Industrial Psychiatry Journal

ORIGINAL ARTICLE
Year
: 2010  |  Volume : 19  |  Issue : 2  |  Page : 125--129

Predictors and prevalence of nicotine use in females: A village-based community study


Mona Srivastava1, Preeti Parakh2, Manashi Srivastava3,  
1 Department of Psychiatry, Institute of Medical Sciences, Banaras Hindu University, Varanasi, India
2 Department of Psychiatry, Post Graduate Institute of Medical Education and Research, Chandigarh, India
3 Department of Community Medicine, Institute of Medical Sciences, Banaras Hindu University, Varanasi, India

Correspondence Address:
Mona Srivastava
36/2 H.I.G Kabir Nagar Colony, Durgakund, Varanasi - 221 005, Uttar Pradesh
India

Abstract

Background: Nicotine use and abuse is gaining increasing attention due to its negative and serious medical consequences. Multiple morbidities occur due to the intake of nicotine in various forms. Aims: To find the prevalence and type of nicotine use/abuse in females. Settings and Design: House to house survey in a village in Purvanchal, i.e. eastern part of Uttar Pradesh and bordering Bihar. Materials and Methods: Semi-structured performa was used to collect data; a house to house visit was made to collect data. Statistical Analysis: Simple percentages were calculated. Results: Tooth powder form of nicotine use is common and the need to address this problem is urgent. Conclusions: Widespread dissemination of knowledge and legislative measures have to be undertaken to stop the problem.



How to cite this article:
Srivastava M, Parakh P, Srivastava M. Predictors and prevalence of nicotine use in females: A village-based community study.Ind Psychiatry J 2010;19:125-129


How to cite this URL:
Srivastava M, Parakh P, Srivastava M. Predictors and prevalence of nicotine use in females: A village-based community study. Ind Psychiatry J [serial online] 2010 [cited 2019 Aug 24 ];19:125-129
Available from: http://www.industrialpsychiatry.org/text.asp?2010/19/2/125/90344


Full Text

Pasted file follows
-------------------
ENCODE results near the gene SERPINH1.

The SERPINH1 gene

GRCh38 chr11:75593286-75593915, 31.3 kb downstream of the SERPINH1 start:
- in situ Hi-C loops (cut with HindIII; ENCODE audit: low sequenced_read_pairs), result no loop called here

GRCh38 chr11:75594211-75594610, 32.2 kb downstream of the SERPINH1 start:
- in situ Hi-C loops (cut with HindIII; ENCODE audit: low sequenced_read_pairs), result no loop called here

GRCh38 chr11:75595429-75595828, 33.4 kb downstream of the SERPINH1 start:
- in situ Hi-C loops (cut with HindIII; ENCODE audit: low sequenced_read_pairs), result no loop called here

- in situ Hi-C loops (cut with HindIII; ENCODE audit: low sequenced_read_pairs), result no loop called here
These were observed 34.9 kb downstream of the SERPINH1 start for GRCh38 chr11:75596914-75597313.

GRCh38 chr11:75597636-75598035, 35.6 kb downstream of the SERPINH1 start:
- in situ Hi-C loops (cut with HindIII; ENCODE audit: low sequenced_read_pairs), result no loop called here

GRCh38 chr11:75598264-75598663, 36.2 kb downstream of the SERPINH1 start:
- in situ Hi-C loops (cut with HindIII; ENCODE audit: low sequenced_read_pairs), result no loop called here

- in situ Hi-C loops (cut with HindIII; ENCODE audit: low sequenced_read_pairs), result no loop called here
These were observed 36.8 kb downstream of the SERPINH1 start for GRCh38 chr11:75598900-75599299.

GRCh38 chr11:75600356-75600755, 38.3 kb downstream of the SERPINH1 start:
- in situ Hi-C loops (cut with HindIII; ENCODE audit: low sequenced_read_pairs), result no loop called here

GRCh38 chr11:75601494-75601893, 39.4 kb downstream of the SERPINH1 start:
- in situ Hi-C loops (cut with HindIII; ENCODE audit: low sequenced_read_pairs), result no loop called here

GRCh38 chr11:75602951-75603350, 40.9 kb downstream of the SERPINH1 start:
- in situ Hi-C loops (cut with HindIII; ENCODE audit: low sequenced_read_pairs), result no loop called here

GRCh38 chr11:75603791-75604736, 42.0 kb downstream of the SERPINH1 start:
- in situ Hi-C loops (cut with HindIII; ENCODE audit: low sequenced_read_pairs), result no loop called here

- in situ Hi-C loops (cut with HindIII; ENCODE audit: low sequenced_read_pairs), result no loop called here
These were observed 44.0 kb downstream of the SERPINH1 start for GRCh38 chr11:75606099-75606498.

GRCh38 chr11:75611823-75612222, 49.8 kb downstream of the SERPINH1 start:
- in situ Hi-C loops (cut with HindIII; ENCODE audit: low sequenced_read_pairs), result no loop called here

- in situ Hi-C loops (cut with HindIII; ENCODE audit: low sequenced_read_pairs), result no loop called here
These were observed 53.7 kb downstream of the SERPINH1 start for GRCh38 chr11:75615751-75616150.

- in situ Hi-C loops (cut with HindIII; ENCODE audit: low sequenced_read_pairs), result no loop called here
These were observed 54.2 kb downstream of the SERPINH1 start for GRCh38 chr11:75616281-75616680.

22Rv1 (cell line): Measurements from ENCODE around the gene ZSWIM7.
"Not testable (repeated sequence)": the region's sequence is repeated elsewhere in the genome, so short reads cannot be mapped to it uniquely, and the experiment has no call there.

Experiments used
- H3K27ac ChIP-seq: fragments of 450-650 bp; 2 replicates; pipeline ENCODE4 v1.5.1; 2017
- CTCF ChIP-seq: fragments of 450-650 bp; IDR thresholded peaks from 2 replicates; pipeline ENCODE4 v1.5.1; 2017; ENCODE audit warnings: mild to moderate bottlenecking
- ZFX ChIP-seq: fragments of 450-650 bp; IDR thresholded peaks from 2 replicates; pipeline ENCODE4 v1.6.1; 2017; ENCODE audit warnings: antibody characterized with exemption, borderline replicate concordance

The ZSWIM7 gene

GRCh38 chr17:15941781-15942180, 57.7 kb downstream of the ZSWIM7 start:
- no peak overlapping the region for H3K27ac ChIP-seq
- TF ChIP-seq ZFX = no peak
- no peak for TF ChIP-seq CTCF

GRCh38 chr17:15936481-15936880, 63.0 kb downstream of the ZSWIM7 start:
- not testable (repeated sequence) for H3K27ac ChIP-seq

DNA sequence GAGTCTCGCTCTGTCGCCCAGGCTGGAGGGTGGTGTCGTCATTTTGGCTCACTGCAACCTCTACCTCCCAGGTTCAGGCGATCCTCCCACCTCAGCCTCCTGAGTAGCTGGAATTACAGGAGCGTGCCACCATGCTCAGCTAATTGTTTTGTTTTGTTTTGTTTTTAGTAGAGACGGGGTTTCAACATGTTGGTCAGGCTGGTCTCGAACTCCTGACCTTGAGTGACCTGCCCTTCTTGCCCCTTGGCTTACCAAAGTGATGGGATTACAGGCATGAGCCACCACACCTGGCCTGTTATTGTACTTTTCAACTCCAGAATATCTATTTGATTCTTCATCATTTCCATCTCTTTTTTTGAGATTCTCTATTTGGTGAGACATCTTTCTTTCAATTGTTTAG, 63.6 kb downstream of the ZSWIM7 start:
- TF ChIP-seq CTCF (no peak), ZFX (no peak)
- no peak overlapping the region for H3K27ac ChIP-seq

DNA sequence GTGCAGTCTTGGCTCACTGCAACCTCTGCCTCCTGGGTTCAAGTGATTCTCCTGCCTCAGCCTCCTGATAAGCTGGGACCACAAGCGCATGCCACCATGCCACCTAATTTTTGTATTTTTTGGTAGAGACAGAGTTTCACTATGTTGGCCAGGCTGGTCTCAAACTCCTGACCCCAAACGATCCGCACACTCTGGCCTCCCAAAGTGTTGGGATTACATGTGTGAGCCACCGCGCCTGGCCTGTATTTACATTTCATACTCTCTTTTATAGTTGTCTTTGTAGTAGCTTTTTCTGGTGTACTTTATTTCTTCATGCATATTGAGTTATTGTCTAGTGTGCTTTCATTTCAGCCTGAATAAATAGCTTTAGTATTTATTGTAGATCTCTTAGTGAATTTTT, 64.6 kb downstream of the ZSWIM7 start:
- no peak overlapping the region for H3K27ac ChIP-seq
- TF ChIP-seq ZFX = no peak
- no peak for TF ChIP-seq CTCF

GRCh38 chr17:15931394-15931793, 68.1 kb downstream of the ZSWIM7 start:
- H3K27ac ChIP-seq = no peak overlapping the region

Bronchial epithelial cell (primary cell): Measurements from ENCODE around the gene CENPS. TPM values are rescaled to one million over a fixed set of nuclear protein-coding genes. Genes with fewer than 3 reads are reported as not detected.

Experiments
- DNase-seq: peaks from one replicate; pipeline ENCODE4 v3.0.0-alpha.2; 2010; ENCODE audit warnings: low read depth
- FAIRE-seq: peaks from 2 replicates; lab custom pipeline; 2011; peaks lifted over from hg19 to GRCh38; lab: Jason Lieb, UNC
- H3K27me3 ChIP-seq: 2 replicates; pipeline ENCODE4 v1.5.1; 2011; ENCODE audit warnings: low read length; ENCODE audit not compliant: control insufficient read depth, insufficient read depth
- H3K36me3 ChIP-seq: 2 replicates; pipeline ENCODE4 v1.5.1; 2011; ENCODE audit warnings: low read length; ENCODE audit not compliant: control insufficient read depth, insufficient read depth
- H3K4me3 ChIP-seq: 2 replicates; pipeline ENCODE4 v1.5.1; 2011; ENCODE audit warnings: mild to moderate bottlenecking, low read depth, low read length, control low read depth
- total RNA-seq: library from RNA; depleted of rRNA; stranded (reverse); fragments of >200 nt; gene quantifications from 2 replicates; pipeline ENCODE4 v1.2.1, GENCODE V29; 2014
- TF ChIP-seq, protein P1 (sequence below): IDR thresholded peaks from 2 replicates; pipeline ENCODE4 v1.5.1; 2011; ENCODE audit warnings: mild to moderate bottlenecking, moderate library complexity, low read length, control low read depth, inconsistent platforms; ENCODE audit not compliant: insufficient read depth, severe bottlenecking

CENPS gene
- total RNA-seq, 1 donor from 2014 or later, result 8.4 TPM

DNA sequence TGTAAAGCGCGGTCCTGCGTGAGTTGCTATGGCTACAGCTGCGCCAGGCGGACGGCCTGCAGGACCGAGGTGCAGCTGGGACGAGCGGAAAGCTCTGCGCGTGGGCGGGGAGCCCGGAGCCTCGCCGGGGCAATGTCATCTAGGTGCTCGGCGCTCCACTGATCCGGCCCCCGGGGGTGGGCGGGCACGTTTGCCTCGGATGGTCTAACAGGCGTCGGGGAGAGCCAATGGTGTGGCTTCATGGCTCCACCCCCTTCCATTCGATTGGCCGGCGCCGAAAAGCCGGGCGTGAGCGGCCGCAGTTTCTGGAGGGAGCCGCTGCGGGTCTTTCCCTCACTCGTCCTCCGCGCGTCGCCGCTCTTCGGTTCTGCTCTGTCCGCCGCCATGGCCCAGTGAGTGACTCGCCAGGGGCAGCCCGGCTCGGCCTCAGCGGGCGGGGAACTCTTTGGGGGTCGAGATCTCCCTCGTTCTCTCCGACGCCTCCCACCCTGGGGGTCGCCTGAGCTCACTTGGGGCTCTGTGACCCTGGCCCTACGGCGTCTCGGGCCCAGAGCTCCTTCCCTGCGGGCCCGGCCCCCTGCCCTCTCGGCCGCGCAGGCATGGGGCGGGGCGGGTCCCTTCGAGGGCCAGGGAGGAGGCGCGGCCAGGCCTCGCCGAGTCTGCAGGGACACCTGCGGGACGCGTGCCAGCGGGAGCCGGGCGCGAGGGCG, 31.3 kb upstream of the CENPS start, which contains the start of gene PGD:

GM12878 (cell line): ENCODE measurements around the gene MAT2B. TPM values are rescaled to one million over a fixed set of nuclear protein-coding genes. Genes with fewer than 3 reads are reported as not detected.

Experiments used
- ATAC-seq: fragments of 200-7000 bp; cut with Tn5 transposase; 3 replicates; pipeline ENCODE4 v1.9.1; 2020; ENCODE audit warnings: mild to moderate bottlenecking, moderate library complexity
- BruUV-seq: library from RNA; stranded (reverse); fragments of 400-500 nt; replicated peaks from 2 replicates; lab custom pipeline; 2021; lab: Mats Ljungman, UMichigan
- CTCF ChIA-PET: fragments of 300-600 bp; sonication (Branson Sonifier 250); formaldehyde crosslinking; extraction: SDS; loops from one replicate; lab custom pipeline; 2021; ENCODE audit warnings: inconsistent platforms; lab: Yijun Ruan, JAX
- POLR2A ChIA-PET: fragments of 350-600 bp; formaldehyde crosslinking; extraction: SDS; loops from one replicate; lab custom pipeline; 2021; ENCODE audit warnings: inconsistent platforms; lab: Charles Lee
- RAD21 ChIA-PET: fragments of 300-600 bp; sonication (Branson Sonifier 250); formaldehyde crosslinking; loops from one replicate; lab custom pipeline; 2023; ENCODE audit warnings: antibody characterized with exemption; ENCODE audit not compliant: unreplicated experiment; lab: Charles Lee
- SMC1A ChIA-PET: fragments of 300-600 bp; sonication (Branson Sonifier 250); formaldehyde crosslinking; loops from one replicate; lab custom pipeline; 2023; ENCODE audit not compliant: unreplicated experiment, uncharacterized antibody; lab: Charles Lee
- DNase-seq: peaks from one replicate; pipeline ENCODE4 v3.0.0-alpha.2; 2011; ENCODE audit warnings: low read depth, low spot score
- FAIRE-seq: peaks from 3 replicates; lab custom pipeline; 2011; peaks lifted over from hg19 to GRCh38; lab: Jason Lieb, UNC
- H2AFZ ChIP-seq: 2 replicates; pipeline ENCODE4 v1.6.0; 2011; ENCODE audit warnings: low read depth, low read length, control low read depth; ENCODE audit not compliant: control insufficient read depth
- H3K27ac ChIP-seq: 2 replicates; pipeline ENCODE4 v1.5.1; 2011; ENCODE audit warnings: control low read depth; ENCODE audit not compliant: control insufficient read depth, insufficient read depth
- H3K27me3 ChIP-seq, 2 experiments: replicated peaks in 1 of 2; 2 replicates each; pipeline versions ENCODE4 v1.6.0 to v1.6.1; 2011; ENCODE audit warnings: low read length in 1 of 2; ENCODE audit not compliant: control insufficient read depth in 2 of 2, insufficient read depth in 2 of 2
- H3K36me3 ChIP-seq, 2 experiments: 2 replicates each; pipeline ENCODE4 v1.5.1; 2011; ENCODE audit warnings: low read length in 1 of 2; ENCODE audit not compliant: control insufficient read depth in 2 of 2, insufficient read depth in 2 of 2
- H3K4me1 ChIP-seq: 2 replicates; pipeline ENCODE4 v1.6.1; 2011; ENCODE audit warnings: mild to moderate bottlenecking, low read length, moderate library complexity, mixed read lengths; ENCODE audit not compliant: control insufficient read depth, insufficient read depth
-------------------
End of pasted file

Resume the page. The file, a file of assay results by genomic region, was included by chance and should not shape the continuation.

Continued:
Socioeconomic inequality is widely prevalent in India, especially so in urban areas. [1],[2] Socioeconomic disadvantage is inextricably linked to several behaviors that influence health, tobacco being one of them. [3] The rate of smoking is expected to increase by 3% every year, leading to 1 million deaths annually by 2010. [4],[5] After China, India is the second highest consumer of tobacco in the world. [6],[7] Currently, about 230 million males and 11.9 million females consume tobacco in India. [8] Strategies designed to alleviate tobacco use in India are unfruitful because of its consumption in varied forms. [6],[9] Owing to the variety of tobacco products consumed in India, varying health consequences are encountered, e.g. higher rate of oral cancer, [10] increased incidence of tuberculosis (TB), increased incidence of cervical cancer, [11] and complications of pregnancy. [12] Use of all forms of tobacco is associated with higher all-cause mortality in the Indian population. [13] The commonest form in which smokeless tobacco is used is "mishri" or "gul," a black powder obtained by roasting and powdering tobacco, meant to be applied to the gums like a toothpaste. [9] Another common form is chewing of betel quid [13] which is a combination of betel leaf, areca nut, slaked lime, tobacco, and condiments. The smokeless forms of tobacco consumption in India include chewing of tobacco and inhalation of snuff. [14],[15] Chewing tobacco is consumed in the form of gutkha and zarda. [6] Gutkha, a sweetened mixture of tobacco, betel, and catechu, is sold in brightly colored packets; it is commonly used by children and women who chew it and then spit out the remaining portion. [16],[17] Zarda, a dried and colored residual tobacco, is obtained by boiling tobacco leaves with spices and lime. [17] In comparison to men, Indian women are much less likely to smoke tobacco (3.4 vs. 33.3%), chew tobacco (13 vs. 29%), and use tobacco in smoke and smokeless forms (15.5 vs. 50.2%). [16],[18]